Dear Mother Maple: forgetting your roots?!

Mother MapleIt’s been ever so much fun reading your comments, dearies. And I am so glad to get this question from Calgary. Why, I remember John Allan Cameron asking me to iron his shirts at the 1980 Calgary Folk Festival. What some men assume because you’re carrying a washboard. But I digress. Here’s the question:

Dear Mother Maple,

One thing I’ve noticed over the years is that a lot of young musicians hit the “folk” scene because they can get a gig as singer-songwriters. Then when they hit it big, they get a band, start playing rock and roll, and turn their backs on folk.

They don’t realize they got their big break because a bunch of people who really cared did a lot of work for nothing and it bugs me.

What do you think?

Concerned in Calgary.

I understand your concern, Concerned. But ’twas ever thus, wasn’t it? I remember tut-tutting when that dirty-necked Bobby Dylan went electric at Newport, but I think we all took ourselves a little too seriously back then.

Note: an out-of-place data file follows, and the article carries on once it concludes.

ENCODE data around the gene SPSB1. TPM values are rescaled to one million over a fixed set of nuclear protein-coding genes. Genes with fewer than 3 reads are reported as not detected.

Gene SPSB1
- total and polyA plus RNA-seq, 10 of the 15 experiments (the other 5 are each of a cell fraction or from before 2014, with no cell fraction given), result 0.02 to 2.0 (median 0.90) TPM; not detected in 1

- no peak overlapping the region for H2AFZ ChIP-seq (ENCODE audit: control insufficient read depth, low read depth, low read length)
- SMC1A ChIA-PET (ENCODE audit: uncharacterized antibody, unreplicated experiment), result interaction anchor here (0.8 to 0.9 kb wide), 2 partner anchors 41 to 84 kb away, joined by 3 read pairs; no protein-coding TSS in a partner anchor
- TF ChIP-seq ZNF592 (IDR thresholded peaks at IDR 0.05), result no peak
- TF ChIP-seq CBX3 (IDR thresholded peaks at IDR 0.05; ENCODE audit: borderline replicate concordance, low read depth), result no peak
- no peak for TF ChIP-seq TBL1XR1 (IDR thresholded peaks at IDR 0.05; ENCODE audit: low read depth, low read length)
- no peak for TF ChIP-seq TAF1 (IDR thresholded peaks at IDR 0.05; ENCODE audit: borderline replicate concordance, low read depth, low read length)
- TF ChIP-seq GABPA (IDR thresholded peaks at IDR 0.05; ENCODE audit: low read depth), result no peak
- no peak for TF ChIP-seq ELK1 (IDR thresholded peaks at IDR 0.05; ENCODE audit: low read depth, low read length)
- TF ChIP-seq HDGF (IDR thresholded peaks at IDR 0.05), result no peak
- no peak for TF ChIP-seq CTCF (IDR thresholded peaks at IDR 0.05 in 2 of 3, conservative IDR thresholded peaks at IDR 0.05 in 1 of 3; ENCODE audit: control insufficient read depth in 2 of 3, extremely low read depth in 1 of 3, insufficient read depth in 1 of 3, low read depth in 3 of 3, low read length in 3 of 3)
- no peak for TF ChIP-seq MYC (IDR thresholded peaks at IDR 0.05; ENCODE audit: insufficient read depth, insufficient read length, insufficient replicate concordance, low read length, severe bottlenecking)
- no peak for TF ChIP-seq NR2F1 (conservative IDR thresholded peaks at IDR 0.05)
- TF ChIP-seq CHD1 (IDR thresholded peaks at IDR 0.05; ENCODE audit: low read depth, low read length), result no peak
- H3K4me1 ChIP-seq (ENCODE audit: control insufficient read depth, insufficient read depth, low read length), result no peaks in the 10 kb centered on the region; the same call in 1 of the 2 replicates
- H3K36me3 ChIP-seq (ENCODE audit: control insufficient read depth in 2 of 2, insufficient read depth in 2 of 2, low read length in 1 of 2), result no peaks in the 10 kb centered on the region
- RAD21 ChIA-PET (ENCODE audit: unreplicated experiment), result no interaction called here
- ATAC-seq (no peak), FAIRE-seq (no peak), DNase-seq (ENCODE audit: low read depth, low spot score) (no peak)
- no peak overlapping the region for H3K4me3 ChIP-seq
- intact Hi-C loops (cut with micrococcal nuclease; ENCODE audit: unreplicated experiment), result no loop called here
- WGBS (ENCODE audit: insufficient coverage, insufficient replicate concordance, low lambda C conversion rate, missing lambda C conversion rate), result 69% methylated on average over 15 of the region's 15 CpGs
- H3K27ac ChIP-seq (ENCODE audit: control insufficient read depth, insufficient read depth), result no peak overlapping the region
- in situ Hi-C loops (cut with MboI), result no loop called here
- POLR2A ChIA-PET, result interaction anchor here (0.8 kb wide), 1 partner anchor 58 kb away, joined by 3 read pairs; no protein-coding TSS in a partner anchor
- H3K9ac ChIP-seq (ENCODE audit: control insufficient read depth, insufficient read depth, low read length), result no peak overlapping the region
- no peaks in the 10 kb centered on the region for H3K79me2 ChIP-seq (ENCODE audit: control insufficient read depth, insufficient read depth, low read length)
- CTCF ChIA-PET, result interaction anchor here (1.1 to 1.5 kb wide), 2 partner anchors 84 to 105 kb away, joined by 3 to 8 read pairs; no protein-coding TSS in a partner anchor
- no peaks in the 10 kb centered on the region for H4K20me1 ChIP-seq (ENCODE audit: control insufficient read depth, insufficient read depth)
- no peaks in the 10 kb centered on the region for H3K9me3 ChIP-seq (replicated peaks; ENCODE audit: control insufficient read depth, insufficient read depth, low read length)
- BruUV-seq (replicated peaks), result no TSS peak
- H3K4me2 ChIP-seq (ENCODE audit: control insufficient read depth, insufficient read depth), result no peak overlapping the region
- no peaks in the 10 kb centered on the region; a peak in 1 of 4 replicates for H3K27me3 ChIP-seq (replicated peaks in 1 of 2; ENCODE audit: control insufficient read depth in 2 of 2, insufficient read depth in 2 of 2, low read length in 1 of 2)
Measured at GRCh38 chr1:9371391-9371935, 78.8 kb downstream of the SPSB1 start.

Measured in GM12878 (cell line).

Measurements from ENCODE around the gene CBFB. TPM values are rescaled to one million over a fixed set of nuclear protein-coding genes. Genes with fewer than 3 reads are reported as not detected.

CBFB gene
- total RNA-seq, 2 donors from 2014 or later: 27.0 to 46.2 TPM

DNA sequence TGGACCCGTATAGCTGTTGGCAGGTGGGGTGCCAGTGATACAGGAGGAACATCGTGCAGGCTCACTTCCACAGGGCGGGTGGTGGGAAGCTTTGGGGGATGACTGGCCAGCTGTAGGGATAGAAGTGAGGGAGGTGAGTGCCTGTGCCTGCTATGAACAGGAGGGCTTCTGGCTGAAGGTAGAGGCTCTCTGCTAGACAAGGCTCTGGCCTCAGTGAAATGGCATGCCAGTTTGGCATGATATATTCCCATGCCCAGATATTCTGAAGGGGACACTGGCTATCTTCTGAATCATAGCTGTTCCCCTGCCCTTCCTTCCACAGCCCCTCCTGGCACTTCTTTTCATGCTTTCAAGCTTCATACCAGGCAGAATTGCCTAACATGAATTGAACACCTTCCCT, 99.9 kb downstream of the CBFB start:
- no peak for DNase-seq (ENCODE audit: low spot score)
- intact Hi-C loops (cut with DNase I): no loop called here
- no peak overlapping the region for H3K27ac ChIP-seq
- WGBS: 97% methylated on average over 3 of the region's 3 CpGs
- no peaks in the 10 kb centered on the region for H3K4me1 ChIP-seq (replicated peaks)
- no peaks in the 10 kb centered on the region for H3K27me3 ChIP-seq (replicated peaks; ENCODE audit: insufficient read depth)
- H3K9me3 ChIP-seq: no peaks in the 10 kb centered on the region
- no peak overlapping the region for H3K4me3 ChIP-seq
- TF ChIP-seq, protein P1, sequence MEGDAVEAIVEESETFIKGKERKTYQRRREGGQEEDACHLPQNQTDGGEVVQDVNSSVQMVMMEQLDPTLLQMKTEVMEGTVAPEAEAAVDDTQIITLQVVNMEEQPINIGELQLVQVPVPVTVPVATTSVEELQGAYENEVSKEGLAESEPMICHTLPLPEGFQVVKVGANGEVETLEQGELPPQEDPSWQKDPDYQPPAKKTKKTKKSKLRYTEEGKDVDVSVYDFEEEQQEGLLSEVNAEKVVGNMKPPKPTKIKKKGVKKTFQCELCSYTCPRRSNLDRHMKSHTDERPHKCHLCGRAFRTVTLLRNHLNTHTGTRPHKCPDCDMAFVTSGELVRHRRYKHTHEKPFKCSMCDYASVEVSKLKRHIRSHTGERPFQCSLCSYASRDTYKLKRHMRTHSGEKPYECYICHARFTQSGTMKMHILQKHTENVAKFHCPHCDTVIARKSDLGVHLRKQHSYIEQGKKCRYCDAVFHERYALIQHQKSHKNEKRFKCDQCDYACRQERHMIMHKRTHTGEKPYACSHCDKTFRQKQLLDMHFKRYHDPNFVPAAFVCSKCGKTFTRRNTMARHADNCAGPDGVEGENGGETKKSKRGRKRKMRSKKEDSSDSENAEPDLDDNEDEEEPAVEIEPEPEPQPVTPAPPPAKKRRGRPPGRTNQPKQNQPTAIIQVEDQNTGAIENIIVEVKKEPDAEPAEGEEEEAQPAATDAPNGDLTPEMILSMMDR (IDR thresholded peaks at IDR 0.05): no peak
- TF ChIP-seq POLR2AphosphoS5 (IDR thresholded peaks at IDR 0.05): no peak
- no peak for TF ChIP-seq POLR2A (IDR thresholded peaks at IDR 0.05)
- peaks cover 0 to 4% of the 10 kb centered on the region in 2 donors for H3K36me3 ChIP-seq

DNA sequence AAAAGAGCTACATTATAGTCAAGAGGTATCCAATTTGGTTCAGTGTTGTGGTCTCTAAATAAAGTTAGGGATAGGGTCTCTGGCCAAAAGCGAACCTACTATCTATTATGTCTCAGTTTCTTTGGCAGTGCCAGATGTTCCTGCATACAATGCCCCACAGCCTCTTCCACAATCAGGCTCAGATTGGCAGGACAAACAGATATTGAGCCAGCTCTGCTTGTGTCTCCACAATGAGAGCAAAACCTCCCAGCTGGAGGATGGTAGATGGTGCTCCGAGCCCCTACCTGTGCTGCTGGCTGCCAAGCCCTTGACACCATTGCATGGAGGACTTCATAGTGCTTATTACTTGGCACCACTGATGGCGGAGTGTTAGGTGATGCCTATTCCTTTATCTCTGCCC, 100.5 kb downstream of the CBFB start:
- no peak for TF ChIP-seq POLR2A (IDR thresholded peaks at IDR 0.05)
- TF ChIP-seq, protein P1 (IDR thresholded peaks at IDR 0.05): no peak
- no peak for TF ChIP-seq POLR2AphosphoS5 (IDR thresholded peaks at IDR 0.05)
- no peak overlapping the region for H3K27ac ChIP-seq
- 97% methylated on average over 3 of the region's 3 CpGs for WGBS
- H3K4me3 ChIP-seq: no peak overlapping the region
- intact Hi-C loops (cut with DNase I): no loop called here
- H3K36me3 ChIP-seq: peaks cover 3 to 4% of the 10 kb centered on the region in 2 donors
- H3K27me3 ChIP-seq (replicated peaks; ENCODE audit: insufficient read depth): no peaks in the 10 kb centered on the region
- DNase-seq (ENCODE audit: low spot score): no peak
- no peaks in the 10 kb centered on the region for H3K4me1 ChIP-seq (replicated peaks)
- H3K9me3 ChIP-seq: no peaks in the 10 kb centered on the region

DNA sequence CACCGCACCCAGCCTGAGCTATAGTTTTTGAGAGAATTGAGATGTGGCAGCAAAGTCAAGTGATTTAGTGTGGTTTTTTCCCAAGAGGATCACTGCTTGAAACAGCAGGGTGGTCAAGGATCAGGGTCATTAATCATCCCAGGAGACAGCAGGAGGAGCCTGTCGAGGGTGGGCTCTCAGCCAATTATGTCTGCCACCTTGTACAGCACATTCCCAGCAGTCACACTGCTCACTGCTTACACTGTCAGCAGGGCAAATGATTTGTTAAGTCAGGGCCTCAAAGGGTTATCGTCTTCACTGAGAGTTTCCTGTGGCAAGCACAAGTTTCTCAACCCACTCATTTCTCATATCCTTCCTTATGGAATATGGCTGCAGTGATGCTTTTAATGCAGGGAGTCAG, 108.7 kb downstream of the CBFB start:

It is a sad thing when one of “our own” moves on to greener pastures, but such things are beyond our control, aren’t they? We lovers of the music have to just keep loving the music and helping those who make it do just that. Then it’s up to the musicians to figure out what path they will follow. As my own dear mother used to say, “The bait hides the hook,” and you and I don’t  know whether our one-time friends are happy with their choices or full of regret.

I sense some disillusionment, Concerned. But as my old friend Tommy Douglas used to say, “Courage, my friends — ’tis not too late to build a better world.” Look at that adorable young Meaghan Smith. There she is with a brand new Juno award (he was a lovely man, but terrible halitosis), as well as a brand new Epiphone guitar as part of her prize. But rather than keep it, she’s giving it away to “someone else deserving and in need of the chance to become another Best New Artist”, she says. If my heart had cockles, they’d be warmed.

All of that aside, Concerned, I do want to finish off with a little advice for the “big stars.” “Friendship is like money, easier made than kept.” Think about that the next time you’re at Canadian Music Week and you sneer at that busker you once co-headlined a coffeehouse in Wawa with, you little flibbertigibbet!

Lovingly, Mother.

Do you have a question that’s keeping you awake at night? Email Mother Maple for a righteous response!

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